In Fremont, buildings, structures, sites, objects, places, trees, and plant life are potentially eligible for designation as historic resources under one or more of the categories described below. In each case, the process begins with the preparation of a Historic Resources Inventory (HRI) form by a qualified professional historian. The preparation of a HRI form includes in-depth review of the historical patterns and time periods of association for a subject site. A historic context, i.e., general background of events, provides the backdrop to measure historic significance as it relates to comparable events, location, structures, etc. In the context of the subject Macintosh factory, a historic context would need to be developed that considers the broader industrial and manufacturing history of Silicon Valley and Fremont, as well as that of Apple. Based on previous experience, staff estimates the cost for consultant services to prepare the HRI to be a minimum of $15,000 and upwards of $30,000 due to the relatively little professionally derived historic information currently available about recent Silicon Valley industrial development. Additionally, staff costs would include time for managing the consultant contract, preparing reports and attending meetings of the Historical Architectural Review Board and City Council, at an estimated amount of $15,000.
The following list describes the range of historic significance listings that may apply to a site. Informational Attachment #2 includes a summary of State historic programs.
1. Fremont Register of Historic Places: The Register is the official list of Fremont Historic Resources. The list includes national, state, and locally significant resources and requires a HARB recommendation and City Council approval for listing. As noted in the Community Character Chapter of the General Plan, the Fremont Register does not currently list any post-1950 resources. Written consent of the property owner is required for a property to be listed on the Fremont Register. According to City of Fremont records, the property is currently owned by Warm Springs Properties, LLC. The property owner was not contacted as part of the referral review.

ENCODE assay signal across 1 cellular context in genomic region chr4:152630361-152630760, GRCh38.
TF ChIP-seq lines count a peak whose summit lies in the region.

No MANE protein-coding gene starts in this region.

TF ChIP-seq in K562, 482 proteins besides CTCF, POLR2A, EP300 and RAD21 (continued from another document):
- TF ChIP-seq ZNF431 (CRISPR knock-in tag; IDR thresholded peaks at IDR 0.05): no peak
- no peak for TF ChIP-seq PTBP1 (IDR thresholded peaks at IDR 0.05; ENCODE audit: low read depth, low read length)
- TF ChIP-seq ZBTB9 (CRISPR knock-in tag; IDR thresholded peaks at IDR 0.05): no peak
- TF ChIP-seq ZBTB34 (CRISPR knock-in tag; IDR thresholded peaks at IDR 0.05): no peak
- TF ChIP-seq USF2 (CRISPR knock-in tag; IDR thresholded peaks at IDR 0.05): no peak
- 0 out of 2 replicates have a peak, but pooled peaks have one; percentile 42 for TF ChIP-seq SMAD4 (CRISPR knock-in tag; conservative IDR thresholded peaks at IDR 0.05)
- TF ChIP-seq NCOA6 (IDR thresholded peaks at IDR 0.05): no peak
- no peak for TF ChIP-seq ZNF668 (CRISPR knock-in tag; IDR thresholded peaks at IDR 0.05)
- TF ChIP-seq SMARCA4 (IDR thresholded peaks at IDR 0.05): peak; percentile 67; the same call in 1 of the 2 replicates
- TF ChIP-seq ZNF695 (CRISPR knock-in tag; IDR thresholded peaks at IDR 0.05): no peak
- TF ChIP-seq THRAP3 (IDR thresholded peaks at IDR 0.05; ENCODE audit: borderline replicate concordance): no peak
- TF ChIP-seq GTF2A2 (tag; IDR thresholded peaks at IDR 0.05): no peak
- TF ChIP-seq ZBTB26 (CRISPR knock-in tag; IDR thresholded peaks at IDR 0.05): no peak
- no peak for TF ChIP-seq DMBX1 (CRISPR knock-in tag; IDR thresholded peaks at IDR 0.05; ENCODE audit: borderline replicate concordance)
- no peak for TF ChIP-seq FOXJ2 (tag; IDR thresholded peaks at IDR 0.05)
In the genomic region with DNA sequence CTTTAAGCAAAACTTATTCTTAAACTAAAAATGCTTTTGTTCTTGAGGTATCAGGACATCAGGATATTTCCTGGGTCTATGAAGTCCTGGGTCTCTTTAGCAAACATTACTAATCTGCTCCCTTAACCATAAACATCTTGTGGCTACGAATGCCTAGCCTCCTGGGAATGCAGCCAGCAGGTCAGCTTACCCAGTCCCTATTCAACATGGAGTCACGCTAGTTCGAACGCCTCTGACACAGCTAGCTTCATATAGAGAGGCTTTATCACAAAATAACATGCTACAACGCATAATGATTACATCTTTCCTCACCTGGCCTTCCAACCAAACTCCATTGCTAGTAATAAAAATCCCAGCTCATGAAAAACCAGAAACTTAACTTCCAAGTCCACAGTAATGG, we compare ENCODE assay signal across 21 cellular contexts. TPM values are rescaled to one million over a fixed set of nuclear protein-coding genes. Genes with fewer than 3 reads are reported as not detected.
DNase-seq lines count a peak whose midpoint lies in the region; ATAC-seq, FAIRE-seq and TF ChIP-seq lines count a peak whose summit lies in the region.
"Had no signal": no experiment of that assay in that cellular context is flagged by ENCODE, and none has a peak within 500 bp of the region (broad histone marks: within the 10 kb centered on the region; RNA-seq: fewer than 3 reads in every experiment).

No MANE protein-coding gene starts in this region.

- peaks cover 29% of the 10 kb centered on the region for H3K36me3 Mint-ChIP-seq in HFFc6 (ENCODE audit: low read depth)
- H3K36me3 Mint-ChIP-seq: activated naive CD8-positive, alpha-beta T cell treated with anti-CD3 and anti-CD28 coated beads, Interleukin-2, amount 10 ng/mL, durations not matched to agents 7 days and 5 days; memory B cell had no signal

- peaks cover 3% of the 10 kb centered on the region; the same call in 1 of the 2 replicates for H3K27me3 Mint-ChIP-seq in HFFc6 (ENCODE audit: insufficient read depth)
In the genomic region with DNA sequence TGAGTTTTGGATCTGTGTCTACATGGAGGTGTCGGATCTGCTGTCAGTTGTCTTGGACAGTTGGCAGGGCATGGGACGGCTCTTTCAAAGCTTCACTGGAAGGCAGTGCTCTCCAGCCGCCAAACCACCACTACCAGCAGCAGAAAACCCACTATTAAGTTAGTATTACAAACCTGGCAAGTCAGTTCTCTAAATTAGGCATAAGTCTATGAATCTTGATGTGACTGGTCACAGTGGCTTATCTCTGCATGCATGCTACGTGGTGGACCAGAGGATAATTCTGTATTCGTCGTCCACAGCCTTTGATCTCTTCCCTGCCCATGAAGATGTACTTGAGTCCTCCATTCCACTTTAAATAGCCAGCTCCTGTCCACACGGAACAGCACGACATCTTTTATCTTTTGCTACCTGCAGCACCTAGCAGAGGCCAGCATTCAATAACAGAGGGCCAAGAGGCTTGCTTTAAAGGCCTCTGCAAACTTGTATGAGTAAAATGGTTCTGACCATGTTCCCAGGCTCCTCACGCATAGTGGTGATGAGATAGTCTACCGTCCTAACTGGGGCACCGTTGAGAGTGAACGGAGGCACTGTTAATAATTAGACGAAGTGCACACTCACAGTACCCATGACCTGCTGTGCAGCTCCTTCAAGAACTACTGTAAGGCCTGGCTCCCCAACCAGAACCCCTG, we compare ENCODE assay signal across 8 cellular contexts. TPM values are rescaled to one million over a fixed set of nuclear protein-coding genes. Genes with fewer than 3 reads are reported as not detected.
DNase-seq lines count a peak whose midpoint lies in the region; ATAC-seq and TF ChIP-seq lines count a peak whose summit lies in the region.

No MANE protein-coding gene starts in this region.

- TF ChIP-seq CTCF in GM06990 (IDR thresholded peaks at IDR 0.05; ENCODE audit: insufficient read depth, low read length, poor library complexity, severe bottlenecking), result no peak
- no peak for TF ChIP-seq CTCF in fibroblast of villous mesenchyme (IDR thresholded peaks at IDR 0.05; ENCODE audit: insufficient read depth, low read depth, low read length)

2. California Historical Landmark: Evaluation of eligibility for listing would likely be under the criterion of “associated with an individual or group having a profound influence on the history of California.” Written consent of the property owner(s) is required for listing. The State places a bronze plaque with text at the site and a highway directional marker (without text). The website of the State Office of Historic Preservation lists the 2006 price for a State Landmark plaque at $2,875, plus tax and $100 freight. Current prices may be higher.
3. California Point of Historical Interest: Same eligibility as for landmarks, but more focused on local influence. Written consent of the property owner(s) is required for listing. The State places a highway directional marker without text; the property owner may place its own plaque or marker at the site.
4. California Register of Historical Resources: Same as above; resources listed as California Historical Landmarks or Points of Historical Interest are also listed in the California Register. The California Register of Historical Resources requires preparation of a State Department of Parks and Recreation (DPR) Form 523 for evaluation of a property. Consent of property owner(s) is not required for a determination of eligibility, but the site cannot be listed if the owner(s) objects. The criteria for this category are as follows:
(Criterion 1). Associated with events that have made a significant contribution to the broad patterns of local or regional history or the cultural heritage of California or the United States. (May Apply)